Parents of toddler allergic to food raise awareness about rare condition
WATCH ABOVE: Su-Ling Goh tells us about a young Edmonton-area girl’s rare allergy that makes all food potentially life-threatening.
EDMONTON — Kids often have something they just don’t want to eat. But for 14-month-old Kala Sweet, every food is something she can’t eat. In fact, even one bite of food — any food — could kill her.
Her rare condition takes baby-proofing to a whole new level. It also makes meal time at the Sweet household a challenge.
“Sometimes we’ll set her up at the table and…we’re pretending to feed Kala at the same time we’re feeding [her big sister]. So she’ll have a little plastic dish and she has a spoon and she just pretends to eat with us,” said her father, Arian Sweet.
“It’s really sad that we have to teach our three-year-old to tell our 14-month[-old], ‘no, you can’t have food,'” his wife, Erin, said.
Aside from keeping a constant eye on Kala, the mother says she vacuums three times a day to make sure there’s no food Kala could put in her mouth.
The toddler suffers from what’s called Food Protein Induced Enterocolitis Syndrome (FPIES), which pediatric gastroenterologist Dr. Matthew Carroll describes as a delayed reaction to food.
According to Carroll, the symptoms can range from severe vomiting to diarrhea, low blood pressure or a high heart rate. In Kala’s case, the vomiting would start two hours after she ate.
When Kala was being breastfed as an infant, doctors thought they’d found the problem: a cow’s milk protein allergy. But when her parents were given the go-ahead to feed Kala puréed food at seven months, they discovered she reacted to everything she consumed.
“She just eats her food, as any child would, and it sits in her belly, and then her body rejects it. And she’s violently vomiting, diarrhea, until there is nothing left in her,” her mother said.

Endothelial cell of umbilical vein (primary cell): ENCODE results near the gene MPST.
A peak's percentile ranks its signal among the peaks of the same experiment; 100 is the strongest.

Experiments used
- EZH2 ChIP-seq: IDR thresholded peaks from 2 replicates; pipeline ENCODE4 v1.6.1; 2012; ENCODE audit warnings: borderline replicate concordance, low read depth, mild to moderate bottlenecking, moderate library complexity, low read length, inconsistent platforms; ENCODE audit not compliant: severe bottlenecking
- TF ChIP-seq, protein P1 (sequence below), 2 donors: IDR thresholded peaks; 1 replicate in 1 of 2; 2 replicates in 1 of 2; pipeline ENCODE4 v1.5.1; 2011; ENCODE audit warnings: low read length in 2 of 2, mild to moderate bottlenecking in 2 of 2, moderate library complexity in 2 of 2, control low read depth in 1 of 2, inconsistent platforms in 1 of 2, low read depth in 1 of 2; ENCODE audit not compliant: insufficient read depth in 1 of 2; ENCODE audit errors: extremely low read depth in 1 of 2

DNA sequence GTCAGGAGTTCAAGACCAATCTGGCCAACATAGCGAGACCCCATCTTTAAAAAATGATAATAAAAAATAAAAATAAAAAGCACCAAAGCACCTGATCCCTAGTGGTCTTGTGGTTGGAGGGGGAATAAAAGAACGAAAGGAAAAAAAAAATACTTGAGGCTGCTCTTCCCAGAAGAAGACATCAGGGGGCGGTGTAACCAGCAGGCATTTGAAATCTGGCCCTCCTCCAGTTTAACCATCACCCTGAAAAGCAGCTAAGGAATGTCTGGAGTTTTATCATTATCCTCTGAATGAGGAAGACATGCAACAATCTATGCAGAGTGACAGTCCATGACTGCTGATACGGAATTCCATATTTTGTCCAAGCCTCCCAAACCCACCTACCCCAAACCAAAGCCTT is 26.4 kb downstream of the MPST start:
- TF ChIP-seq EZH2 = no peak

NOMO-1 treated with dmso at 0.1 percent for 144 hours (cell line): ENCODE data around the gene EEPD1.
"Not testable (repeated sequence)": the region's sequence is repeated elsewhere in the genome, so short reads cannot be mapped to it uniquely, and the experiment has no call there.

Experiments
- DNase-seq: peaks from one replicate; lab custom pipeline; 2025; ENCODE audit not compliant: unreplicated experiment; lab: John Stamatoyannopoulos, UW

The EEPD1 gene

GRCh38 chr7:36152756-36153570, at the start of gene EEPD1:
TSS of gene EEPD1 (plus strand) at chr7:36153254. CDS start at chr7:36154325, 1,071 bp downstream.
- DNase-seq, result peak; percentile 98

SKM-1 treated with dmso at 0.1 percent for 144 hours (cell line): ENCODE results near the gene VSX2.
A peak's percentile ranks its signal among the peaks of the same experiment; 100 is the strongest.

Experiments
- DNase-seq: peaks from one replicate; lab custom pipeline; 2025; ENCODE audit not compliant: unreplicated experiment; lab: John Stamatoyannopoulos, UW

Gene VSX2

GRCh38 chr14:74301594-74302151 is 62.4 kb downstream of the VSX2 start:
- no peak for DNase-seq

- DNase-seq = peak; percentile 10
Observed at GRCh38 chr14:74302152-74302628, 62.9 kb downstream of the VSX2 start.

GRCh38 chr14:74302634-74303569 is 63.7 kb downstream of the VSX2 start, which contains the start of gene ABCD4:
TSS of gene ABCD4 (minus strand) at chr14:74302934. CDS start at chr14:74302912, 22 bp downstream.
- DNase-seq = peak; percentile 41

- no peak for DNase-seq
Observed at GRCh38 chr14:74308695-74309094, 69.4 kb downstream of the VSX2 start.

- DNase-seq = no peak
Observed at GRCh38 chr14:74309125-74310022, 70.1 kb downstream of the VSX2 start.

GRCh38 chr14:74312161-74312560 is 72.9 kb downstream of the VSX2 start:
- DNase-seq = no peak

She found her seven-month-old nearly lifeless in her crib after giving her puréed chicken.
“She was pale, her eyes were darting off and she didn’t even know I was in the room. When I picked up my baby, she just flopped onto my shoulder, and I wasn’t sure if she was alive or not. And the only that was associated with that, was food.”
The parents rushed her to hospital and after three days of biopsies, blood work, X-rays, and skin tests, they finally learned what was wrong with their baby.
Carroll, who works at the Stollery Children’s Hospital in Edmonton, made the FPIES diagnosis. He says the condition is so rare that it is often misdiagnosed. And since symptoms can take up to 72 hours to appear, it can sometimes be misconstrued as a stomach flu.
Due to the severity of Kala’s reaction to food, she can only have Neocate: an expensive amino acid formula which Alberta Health agreed to cover after Carroll wrote a letter.
“She doesn’t get those messy, spaghetti on your face [moments]…no first birthday cake,” her mother said. “We try to make it as special as possible for her but it’s difficult that she can’t enjoy that part of life.”
Fortunately, Carroll says most kids are able to grow out of the condition. When she’s two, Kala will be able to try food again under strict medical supervision in hospital.
Until then, the Sweets hope sharing her story will help other families and medical professionals recognize FPIES, and prevent other babies from being misdiagnosed.
With files from Su-Ling Goh, Global News
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